Photo of Kate E Keller, Ph.D.

Kate E Keller Ph.D.

    • Associate Professor of Ophthalmology School of Medicine

BackgroundIn 1994, Kate Keller earned a BSc in Cell Biology from University of Glasgow, Scotland, UK. She then attended the University of Edinburgh, Scotland, where she received a PhD in Biochemistry in 1998. Having specialized in studies of molecules of the extracellular matrix, she continued her research interests as a post-doctoral fellow in the laboratories of Dr Nick Morris and Dr Lynn Sakai at the Shriners Hospitals for Children, Portland, OR. Subsequently, she joined the lab of Dr Ted Acott at the Casey Eye Institute as a research associate in 2003 and was promoted to research assistant professor in 2008. Summary of current researchPrimary open-angle glaucoma is frequently associated with elevated intraocular pressure (IOP), which is due to increased resistance to aqueous humor flow through a filter-like tissue in the front of the eye called the trabecular meshwork (TM). In our lab, we are interested in identifying the molecular components of the blockage (resistance) and how we can manipulate these components to enable greater aqueous humor flow through the TM. Cells of the TM synthesize and secrete proteins into the extracellular matrix. It is these extracellular matrix components that we believe comprise the resistance. When TM cells are subjected to sustained elevated IOP, they initiate remodeling of the extracellular matrix where some proteins are destroyed and others are synthesized as replacement molecules. This produces a new, reduced resistance to allow greater aqueous outflow through the TM thereby decreasing IOP. However, the pathways involved in this process are largely unknown. In my laboratory, we are investigating ADAMTS4, an enzyme that degrades certain extracellular matrix molecules and increases aqueous outflow, and glycosaminoglycans, which are components of the resistance. Identification of the molecules that initiate the remodeling process, their proteolytic targets and the modes and sites of action should allow us to understand how IOP is adjusted. This is critical in order for us to design new therapeutic interventions for glaucoma patients. The gene ASB10 was recently identified by Dr Mary Wirtz at the Casey Eye Institute to cause primary open angle glaucoma (POAG). ASB10 mRNA is expressed both in the TM and in the retina. However, its biological function remains unknown. In collaboration with the Wirtz laboratory, we aim to determine the molecular interactions of wild-type and mutant ASB10 protein in TM cells and to further delineate its role in IOP homeostasis.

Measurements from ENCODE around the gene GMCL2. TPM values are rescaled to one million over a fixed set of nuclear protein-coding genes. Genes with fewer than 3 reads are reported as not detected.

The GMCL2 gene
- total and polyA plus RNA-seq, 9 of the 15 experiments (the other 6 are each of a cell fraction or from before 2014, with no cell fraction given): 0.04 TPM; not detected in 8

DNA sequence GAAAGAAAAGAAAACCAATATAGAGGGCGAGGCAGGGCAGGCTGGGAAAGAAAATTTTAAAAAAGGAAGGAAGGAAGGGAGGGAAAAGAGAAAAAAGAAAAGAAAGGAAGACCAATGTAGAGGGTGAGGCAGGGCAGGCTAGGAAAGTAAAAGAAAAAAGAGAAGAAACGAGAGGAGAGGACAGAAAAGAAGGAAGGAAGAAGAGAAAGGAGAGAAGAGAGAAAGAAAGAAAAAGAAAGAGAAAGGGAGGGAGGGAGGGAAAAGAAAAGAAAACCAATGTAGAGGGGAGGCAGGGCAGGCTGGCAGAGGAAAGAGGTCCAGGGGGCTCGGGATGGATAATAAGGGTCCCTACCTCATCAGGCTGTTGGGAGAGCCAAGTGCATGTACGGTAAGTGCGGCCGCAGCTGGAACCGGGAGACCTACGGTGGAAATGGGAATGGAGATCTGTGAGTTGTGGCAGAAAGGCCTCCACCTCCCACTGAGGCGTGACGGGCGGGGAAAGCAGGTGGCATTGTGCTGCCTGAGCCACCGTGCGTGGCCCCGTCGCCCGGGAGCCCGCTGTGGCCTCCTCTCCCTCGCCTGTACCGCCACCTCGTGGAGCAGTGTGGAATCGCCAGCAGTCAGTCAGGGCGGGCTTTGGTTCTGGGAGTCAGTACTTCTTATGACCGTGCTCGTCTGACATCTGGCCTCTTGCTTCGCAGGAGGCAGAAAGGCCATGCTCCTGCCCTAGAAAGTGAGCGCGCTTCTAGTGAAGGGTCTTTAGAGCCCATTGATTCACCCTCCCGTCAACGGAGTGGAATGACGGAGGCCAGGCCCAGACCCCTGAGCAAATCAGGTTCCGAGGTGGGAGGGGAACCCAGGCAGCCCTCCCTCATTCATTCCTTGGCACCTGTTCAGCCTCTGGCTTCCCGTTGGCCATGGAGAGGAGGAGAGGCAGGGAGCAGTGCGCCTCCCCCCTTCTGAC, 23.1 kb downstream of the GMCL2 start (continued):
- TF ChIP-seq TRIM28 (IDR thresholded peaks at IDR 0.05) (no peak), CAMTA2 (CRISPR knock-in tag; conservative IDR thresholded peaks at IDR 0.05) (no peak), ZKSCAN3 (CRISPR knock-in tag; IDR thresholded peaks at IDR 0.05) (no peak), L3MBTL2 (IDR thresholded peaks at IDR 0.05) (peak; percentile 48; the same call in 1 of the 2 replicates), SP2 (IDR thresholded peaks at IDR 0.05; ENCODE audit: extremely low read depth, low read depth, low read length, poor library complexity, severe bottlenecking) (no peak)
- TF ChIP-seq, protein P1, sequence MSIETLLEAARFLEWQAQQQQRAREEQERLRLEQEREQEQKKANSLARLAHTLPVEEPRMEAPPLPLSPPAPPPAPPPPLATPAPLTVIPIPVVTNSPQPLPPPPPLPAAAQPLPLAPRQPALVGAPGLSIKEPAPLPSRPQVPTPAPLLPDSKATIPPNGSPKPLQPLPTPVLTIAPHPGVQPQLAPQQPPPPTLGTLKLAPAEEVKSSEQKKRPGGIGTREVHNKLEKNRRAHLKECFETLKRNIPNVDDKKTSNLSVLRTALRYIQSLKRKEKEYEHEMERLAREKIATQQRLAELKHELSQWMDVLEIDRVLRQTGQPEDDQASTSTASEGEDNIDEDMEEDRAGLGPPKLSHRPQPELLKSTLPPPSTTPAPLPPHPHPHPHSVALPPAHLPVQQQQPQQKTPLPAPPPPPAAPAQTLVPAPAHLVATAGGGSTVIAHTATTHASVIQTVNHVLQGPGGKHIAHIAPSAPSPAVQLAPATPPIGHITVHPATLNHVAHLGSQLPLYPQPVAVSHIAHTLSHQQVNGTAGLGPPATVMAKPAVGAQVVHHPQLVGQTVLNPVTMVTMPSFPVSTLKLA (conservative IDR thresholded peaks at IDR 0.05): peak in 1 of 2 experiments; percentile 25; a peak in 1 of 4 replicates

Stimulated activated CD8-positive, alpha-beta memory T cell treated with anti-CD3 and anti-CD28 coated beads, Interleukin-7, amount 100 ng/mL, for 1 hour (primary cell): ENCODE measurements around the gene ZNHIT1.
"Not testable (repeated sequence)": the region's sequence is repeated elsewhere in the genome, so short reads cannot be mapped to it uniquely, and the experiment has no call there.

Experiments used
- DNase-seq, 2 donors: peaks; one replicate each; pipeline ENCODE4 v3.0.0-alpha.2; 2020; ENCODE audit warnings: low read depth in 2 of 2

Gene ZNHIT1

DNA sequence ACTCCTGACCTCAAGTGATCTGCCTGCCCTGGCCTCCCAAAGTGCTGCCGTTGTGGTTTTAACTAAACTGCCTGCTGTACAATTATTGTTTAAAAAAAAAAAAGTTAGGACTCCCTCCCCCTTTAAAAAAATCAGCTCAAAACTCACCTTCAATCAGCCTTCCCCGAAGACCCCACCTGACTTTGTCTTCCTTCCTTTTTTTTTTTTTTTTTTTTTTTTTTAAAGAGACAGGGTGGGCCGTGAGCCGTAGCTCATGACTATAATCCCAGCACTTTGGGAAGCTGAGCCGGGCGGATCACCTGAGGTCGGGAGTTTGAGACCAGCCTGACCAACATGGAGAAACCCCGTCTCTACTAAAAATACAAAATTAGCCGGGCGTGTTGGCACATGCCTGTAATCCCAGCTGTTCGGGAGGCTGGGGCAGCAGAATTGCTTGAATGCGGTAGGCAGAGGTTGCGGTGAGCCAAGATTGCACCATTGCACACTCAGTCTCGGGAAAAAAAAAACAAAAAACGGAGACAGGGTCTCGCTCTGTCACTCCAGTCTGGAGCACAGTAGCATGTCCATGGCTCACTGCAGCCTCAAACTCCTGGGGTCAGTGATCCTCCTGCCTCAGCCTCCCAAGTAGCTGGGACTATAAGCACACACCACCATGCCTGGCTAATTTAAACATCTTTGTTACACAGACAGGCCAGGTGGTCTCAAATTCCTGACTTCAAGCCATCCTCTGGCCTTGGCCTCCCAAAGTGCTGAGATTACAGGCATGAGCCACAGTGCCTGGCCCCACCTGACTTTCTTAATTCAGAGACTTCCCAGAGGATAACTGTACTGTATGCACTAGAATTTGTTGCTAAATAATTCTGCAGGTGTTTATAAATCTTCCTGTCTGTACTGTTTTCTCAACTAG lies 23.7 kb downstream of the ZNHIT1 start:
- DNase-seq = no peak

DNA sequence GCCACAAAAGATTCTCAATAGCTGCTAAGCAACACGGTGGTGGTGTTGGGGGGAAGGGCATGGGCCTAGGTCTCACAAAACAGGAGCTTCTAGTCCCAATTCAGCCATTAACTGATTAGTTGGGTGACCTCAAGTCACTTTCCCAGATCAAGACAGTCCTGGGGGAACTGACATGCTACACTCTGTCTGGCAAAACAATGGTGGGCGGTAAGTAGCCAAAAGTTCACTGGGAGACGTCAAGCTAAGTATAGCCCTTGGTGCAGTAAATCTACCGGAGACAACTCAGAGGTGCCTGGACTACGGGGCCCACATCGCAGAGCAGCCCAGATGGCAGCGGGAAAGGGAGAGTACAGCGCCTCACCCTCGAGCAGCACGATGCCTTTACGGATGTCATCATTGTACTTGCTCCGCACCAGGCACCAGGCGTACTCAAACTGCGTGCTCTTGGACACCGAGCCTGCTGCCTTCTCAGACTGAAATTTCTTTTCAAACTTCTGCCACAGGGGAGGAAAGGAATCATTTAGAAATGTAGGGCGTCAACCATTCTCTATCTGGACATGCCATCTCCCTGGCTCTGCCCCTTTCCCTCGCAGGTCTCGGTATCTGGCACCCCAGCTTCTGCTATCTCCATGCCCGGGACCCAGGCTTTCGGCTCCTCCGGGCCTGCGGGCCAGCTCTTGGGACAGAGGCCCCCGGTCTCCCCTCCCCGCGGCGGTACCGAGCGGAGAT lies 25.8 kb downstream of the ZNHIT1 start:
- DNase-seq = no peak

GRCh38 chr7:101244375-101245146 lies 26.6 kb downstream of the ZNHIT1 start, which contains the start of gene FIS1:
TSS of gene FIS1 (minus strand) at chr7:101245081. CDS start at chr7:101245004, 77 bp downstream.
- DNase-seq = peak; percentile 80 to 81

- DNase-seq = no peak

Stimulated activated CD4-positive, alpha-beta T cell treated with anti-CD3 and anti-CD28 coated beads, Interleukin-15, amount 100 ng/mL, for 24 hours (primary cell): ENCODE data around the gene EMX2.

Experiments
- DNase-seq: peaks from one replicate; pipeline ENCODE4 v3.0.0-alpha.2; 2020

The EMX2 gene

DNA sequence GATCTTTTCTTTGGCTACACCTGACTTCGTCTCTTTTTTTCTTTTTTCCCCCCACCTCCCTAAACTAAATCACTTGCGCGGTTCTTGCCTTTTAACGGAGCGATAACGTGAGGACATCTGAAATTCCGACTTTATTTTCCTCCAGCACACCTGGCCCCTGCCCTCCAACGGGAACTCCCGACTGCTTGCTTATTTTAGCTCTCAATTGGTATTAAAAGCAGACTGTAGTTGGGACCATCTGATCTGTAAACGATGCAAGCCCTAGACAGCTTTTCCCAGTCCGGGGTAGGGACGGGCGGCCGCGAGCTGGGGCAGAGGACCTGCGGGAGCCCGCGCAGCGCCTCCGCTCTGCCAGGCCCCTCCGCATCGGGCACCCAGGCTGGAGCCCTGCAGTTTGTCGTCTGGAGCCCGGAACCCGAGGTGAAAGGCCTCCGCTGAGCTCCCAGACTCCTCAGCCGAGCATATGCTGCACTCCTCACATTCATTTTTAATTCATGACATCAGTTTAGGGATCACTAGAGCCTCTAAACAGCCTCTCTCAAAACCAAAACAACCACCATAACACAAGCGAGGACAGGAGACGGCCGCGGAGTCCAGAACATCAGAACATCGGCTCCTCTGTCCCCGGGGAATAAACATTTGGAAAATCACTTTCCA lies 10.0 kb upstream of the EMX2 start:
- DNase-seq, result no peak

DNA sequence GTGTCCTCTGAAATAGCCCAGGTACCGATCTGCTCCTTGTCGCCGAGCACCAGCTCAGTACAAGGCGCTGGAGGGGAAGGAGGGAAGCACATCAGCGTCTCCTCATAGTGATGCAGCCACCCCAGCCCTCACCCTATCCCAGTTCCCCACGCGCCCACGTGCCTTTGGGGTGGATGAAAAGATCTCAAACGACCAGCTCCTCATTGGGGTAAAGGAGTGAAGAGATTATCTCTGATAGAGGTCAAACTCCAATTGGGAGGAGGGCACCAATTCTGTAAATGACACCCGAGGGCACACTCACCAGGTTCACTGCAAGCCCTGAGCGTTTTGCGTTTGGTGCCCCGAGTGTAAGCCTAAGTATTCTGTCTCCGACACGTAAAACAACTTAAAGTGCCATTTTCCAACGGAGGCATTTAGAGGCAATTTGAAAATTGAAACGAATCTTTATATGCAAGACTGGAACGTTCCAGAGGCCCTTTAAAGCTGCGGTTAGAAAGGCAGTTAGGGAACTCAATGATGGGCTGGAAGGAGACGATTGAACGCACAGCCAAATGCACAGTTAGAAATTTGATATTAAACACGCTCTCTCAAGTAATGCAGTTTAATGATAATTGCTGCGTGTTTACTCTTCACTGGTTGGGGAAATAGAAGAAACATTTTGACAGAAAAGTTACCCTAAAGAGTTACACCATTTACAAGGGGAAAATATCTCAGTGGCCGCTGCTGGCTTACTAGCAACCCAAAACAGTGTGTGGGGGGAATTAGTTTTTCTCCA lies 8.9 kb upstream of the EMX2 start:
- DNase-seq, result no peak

• B.S., University of Glasgow, Glasgow 1994
  • Ph.D., University of Edinburgh, Edinburgh 1998

Memberships and associations

  • Association for Research in Vision and Ophthalmology: 2003 - Present

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